“I arrived on the day Fred Hampton died.” Jay-Z delivers this line from Watch The ’s “Murder To Excellence” with such hyperbole that you almost miss that he’s telling the truth. Indeed, on December 4th 1969 Fred Hampton, the chairman of the Illinois chapter of the Black Panther Party, was murdered in his bed by the FBI. On that very same day Gloria Carter pushed her son S.Dot into the world. I’d be remiss to assign too much significance to this coincidence (hey, that rhymes) but it’s wonderful theater. It’s the type of imagery that opens movies, which is essentially what WTT is, a Hip-Hopera. Two black men made an album in a castle and came down from the mountain with it wrapped in gold foil. But for a moment Jay-Z wants to divert your attention from the bling to the bullet. It’s one of his frequent challenges to see if you listen to music or “just skip through it.” Yes, Gwyneth Paltrow is one of my best friends but I’m still Black, really.
Which is why this Fred Hampton line gives me pause, along with Kanye’s “We need to redefine Black Power” from the same track. These allusions to militant thought aren’t necessarily out of place for two of the wealthiest men in hip-hop. Jay-Z has recorded with dead prez and Talib Kweli, while Kanye defiantly called out former President George Bush for his racism on national TV. But in the build up to Watch The Throne these were not the images Jay and Ye wanted to promote.
Instead they held listening sessions in museums and released promo videos of themselves holed up in a fortress on the other side of the world playing snippets for Russell Crowe. On the night the album was released an unprecedented event for the music industry occurred. Thanks to social networks like Twitter, a countless number of people were able to experience an album simultaneously in real time. People bought the project not just to hear it, but to participate in the discussion around it. Your $15 tithe to Hova on iTunes got you a seat in the first pew.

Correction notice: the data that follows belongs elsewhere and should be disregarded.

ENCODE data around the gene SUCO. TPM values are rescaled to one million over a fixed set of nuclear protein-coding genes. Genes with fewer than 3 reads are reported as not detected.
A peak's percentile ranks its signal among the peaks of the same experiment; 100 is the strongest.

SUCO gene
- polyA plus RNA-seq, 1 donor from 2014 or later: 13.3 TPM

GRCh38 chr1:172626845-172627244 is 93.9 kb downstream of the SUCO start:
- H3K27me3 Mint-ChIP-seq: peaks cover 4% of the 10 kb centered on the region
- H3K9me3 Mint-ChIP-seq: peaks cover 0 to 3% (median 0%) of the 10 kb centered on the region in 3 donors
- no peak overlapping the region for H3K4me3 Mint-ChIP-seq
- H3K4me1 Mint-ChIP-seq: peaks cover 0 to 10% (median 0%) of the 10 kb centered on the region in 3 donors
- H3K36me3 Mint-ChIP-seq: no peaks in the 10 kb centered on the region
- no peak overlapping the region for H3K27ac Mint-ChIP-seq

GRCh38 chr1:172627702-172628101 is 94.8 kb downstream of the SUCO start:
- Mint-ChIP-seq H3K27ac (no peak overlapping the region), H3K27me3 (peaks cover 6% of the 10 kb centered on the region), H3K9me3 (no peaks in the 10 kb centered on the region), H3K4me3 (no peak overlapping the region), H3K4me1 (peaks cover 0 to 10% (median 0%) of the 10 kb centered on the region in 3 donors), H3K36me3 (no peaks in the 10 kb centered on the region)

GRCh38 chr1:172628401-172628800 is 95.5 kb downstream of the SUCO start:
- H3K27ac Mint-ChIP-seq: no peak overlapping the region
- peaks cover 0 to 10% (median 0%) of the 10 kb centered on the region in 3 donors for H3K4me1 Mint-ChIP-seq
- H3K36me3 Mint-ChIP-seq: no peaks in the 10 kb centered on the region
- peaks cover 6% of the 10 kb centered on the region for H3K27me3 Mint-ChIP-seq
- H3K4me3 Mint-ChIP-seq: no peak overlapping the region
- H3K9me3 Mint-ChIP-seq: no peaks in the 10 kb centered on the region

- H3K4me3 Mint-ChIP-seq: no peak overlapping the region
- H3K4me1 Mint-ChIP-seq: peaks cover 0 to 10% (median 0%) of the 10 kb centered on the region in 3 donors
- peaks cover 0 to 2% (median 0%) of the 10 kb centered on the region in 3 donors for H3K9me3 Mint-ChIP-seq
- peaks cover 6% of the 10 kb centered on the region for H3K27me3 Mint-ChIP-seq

But almost immediately my timeline began to mention this one song, co-produced by Symbolic-1and Swizz Beatz. A song that had the wonderful audacity to open with, “This is to the memory of Danroy Henry.” Henry was the Pace University football player shot and killed by Westchester County cop who was later named Officer of The Year by his union. [read more about him here]
N*ggas watching the throne, very happy to be
Power to the people, when you see me, see you
The sentiment is certainly more Hampton and less “H.A.M.” and I believe it is sincere. Not to mention it is musically one of the best songs on the album. But why couldn’t this have been the first impression? Why couldn’t this be the statement to the world from two of the most influential rappers out right now? What if we didn’t spend all that time dissecting the over-the-top celebration of excess in “Otis” and instead celebrated “Black Excellence”?
What if they recorded the album on a campus instead of a castle? …There’s no progress without the rest.